Scales in the MMPI test are used to measure both clinical spectrums and the validity of a candidate's answers.
The question mark symbol is used to evaluate completeness and consistency. The ‘?’ will calculate the total number of questions that are left blank during the test. Cause for concern should be raised when more than 30 of the questions are unanswered.
Some candidates can be quite strategic in their approach to the test, following a pattern such as fixed responding. If the candidate uses this method, they will simply mark ten questions ‘true’ and then the following ten ‘false’. This approach can mean that the candidate either doesn’t understand the test or is being defiant about being asked to complete it.
Consistency is one of the most important factors when completing the MMPI test. This scale will measure how consistent you are with your responses, identifying those that are inconsistent or even random.
Preparation for the MMPI test is a little more complex than a conventional personality or aptitude test. As this assessment is designed to assess quite specific elements of your mental health, it is not a test that you can prepare for as such. However, there are some things that you can do to ensure that you are in the best psychological shape.
To perform well in this test, you will need to develop your emotional intelligence. This requires a long-term commitment and probably isn’t something that you can transform during the recruitment process.
The best way to improve your emotional intelligence is to train your mind to be strong, pay attention to your psychological health and deal with problems head-on as they arise rather than letting them escalate. If you do this as part of your everyday routine, you will be in the strongest possible position to perform well during this test, if you are ever asked to take it.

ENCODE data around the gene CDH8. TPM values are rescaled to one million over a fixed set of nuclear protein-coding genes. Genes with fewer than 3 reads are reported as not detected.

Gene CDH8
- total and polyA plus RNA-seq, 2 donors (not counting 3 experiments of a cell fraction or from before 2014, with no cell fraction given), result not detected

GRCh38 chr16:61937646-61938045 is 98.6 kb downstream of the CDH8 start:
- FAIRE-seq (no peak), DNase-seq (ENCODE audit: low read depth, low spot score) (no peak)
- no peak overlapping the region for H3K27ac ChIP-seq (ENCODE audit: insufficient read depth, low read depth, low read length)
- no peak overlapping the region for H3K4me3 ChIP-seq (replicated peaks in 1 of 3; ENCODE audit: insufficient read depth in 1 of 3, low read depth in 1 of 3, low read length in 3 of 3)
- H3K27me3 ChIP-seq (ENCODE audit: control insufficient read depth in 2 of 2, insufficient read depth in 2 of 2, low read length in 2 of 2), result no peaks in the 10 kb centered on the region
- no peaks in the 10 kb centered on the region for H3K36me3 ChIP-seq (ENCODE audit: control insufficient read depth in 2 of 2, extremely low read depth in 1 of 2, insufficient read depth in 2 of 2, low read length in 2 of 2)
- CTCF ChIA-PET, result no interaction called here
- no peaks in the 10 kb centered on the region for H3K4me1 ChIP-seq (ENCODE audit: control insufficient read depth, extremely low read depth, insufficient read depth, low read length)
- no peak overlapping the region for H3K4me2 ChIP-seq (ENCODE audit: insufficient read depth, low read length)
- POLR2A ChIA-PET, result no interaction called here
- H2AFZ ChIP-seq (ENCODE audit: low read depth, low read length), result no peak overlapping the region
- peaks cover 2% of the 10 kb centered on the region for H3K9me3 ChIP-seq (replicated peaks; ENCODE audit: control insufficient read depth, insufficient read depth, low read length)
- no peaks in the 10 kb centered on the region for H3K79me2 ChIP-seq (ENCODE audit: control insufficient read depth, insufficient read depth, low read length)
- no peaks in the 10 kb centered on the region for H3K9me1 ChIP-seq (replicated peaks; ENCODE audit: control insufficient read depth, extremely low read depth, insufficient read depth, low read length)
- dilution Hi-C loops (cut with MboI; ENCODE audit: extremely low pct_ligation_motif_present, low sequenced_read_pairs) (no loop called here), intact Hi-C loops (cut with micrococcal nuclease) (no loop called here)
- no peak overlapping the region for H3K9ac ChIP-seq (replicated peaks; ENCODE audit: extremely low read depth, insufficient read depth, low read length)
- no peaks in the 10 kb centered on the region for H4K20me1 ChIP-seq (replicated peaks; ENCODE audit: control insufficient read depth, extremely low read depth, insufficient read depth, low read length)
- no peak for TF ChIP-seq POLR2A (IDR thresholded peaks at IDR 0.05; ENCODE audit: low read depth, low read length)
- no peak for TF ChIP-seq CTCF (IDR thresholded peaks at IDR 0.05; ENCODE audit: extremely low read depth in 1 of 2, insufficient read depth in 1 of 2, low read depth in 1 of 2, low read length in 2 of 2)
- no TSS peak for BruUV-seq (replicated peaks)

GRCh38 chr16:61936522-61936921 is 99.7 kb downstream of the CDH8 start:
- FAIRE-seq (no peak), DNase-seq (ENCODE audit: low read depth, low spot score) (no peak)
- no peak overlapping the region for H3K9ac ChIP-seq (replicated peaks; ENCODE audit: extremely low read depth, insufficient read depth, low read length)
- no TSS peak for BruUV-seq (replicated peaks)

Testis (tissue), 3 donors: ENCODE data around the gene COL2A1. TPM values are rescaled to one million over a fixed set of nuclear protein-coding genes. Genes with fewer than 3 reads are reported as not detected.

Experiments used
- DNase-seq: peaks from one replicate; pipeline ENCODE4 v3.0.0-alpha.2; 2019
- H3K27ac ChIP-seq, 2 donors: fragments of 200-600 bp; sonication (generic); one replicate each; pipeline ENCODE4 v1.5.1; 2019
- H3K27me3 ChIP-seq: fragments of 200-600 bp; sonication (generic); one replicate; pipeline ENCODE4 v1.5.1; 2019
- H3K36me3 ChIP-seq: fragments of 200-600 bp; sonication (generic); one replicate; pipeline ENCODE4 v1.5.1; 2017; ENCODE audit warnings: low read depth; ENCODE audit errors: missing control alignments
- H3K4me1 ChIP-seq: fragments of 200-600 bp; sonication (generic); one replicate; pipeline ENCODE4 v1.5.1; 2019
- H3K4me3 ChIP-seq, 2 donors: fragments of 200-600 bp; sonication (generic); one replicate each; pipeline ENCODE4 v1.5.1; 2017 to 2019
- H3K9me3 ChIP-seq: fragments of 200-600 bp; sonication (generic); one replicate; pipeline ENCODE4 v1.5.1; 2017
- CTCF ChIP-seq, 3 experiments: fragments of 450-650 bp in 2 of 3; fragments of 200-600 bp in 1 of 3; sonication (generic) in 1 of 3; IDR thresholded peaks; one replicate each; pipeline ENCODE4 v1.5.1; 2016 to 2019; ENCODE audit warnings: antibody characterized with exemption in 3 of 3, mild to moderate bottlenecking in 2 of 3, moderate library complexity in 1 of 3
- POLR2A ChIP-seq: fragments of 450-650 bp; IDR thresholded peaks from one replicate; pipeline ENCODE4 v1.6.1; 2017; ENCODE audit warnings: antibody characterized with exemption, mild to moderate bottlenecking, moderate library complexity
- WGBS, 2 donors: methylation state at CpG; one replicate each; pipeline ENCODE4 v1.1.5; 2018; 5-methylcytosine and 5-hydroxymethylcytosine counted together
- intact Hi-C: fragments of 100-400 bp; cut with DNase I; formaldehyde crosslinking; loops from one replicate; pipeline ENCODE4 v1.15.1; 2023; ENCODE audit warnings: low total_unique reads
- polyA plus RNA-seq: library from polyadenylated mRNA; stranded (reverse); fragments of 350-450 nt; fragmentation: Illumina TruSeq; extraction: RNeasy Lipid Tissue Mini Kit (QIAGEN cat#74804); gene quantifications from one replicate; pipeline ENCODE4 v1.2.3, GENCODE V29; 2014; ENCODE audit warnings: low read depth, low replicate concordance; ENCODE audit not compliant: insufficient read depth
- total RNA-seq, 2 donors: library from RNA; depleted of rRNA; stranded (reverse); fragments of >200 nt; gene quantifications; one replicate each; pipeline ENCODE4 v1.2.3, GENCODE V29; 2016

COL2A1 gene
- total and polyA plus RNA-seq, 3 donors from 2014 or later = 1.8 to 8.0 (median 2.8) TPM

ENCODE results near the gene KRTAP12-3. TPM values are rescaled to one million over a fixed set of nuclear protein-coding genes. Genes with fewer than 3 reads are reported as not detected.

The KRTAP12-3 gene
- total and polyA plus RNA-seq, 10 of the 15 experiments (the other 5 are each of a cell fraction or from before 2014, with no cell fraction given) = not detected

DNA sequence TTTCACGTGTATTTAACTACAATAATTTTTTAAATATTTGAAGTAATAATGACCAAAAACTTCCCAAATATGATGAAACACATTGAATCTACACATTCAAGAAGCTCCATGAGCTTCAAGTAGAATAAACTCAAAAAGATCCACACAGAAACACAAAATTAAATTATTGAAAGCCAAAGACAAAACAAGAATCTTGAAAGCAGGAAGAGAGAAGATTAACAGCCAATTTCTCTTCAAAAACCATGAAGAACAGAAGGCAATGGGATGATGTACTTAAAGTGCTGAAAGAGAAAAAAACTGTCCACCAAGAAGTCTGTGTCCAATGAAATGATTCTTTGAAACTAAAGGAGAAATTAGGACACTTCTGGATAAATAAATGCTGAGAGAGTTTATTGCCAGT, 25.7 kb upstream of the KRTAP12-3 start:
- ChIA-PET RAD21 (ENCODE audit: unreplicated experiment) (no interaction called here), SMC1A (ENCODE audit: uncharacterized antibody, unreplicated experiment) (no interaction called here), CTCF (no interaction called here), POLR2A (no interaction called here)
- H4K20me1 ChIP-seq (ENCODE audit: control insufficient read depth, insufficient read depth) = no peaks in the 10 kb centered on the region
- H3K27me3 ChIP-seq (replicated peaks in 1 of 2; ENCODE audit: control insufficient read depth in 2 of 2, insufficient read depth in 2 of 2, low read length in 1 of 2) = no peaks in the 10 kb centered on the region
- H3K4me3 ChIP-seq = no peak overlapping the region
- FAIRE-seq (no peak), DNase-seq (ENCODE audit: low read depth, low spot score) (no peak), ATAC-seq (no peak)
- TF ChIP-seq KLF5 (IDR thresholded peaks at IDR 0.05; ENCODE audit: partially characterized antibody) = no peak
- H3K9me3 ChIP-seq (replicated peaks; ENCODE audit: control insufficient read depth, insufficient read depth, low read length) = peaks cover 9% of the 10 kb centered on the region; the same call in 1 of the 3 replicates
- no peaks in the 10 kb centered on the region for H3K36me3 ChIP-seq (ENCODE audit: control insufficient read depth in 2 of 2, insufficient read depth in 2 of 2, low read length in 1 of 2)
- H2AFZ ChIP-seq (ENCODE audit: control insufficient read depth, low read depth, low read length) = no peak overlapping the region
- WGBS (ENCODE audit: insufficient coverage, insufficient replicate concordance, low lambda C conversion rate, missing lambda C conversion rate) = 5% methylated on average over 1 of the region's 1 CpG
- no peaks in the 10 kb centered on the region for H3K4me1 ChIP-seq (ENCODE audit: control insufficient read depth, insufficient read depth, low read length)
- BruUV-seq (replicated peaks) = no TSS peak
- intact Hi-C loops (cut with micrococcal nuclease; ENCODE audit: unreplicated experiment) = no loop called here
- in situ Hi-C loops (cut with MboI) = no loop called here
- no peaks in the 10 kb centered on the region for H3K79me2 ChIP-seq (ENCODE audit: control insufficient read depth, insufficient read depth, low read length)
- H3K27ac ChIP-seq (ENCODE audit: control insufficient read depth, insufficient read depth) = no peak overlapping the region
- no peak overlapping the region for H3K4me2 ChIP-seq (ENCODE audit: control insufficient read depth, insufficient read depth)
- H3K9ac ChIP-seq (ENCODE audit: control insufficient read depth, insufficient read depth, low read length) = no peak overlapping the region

As outlined above, you can’t really take specific steps in the days and weeks leading up to taking the MMPI test, usually because the behaviours and conditions that the test will evaluate are part of you as a person.
Furthermore, the Minnesota Multiphasic Personality Inventory test is not a typical test that results in a pass or a fail. It is designed to be used primarily as a diagnostic tool that reveals certain types of personality, as well as specific mental illnesses and the degree of severity.
If you really want to prepare for the MMPI test, or simply familiarise yourself with the types and style of questioning, you can find resources online that will guide you through the format of the test, for example this from JobTestPrep.
You may find that it is difficult to find a practice test like you can with many of the other personality or psychometric tests. This is because the MMPI is designed to be issued by a qualified psychologist.
However, here are some tips to help you achieve the best possible result from the test:
The recruitment process is gradually becoming more and more demanding, with employers looking for different ways to identify the very best candidates. A personality test such as the MMPI is designed to identify any behaviours or traits which may make the candidate a problematic hire.
Taking practice tests is one of the best ways that you can familiarise yourself with the types of questions that you will be asked during the test. Although it is very difficult to prepare for the Minnesota Multiphasic Personality Inventory, you can use the tips above to give yourself the best chance.
If you are asked to complete the test, the most important thing to remember is that you should be completely honest with your answers.